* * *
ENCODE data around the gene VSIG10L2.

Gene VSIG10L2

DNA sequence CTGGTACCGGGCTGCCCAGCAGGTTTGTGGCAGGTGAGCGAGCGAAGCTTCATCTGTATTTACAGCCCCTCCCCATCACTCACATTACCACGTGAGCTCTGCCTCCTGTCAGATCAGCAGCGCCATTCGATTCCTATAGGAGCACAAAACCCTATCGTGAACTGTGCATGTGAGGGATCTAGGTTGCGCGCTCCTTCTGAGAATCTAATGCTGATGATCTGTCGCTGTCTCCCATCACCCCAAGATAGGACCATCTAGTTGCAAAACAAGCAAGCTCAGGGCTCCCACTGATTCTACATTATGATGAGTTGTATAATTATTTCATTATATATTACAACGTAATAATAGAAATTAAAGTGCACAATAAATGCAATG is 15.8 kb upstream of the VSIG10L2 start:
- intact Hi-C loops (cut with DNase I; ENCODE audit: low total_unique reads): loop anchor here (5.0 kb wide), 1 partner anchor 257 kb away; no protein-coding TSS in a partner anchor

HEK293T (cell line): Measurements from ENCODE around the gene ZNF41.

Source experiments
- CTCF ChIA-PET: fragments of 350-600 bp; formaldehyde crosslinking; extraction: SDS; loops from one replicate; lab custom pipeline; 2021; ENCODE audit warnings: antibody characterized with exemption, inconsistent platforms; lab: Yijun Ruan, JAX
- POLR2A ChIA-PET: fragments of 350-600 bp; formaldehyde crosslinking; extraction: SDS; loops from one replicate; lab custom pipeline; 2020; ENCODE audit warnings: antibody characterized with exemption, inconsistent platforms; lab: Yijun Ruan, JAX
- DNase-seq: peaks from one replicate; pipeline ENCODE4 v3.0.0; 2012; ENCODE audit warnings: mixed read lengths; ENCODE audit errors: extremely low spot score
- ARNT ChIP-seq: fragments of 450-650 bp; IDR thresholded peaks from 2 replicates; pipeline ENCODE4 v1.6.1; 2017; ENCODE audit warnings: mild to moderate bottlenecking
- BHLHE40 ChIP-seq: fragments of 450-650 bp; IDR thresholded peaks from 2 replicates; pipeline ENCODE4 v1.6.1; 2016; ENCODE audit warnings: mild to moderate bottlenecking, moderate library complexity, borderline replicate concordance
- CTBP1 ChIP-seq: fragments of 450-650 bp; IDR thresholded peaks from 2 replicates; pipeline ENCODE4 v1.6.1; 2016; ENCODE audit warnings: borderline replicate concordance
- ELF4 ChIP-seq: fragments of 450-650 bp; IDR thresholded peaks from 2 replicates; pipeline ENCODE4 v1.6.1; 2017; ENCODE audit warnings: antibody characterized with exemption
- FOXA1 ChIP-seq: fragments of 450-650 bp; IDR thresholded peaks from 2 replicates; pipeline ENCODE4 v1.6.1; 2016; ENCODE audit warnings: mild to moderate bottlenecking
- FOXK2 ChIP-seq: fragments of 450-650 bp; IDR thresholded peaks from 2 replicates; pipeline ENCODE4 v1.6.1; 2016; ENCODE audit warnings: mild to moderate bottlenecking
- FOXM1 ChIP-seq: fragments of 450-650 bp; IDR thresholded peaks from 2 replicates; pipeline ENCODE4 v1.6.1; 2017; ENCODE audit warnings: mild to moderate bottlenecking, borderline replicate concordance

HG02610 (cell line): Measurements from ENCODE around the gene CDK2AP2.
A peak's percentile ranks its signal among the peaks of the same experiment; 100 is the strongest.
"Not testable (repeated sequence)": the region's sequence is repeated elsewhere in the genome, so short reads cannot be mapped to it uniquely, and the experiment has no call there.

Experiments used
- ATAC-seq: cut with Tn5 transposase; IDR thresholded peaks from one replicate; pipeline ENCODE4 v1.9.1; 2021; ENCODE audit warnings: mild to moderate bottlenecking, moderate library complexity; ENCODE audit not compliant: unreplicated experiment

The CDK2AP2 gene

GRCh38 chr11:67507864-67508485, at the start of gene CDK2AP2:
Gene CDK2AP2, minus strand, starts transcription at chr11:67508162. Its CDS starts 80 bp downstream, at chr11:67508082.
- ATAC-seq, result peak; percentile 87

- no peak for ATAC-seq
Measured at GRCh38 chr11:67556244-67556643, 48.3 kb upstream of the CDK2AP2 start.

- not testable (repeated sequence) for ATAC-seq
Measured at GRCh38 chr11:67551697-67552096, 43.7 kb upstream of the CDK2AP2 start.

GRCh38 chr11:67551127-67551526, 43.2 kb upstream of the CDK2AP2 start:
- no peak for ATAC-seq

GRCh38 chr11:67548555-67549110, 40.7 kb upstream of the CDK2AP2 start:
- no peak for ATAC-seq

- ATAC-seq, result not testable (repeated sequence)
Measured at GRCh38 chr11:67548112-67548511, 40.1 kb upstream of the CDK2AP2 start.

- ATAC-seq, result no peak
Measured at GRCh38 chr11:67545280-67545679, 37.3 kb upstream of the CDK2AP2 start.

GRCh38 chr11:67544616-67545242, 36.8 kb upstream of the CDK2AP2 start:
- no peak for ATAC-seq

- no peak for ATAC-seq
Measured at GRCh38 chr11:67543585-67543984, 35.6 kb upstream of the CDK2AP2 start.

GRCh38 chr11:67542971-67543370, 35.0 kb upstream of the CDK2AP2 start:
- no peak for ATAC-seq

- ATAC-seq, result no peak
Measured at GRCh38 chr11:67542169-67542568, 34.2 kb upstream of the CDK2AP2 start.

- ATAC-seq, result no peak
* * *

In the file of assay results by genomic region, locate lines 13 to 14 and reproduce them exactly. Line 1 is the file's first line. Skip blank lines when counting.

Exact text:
- ELF4 ChIP-seq: fragments of 450-650 bp; IDR thresholded peaks from 2 replicates; pipeline ENCODE4 v1.6.1; 2017; ENCODE audit warnings: antibody characterized with exemption
- FOXA1 ChIP-seq: fragments of 450-650 bp; IDR thresholded peaks from 2 replicates; pipeline ENCODE4 v1.6.1; 2016; ENCODE audit warnings: mild to moderate bottlenecking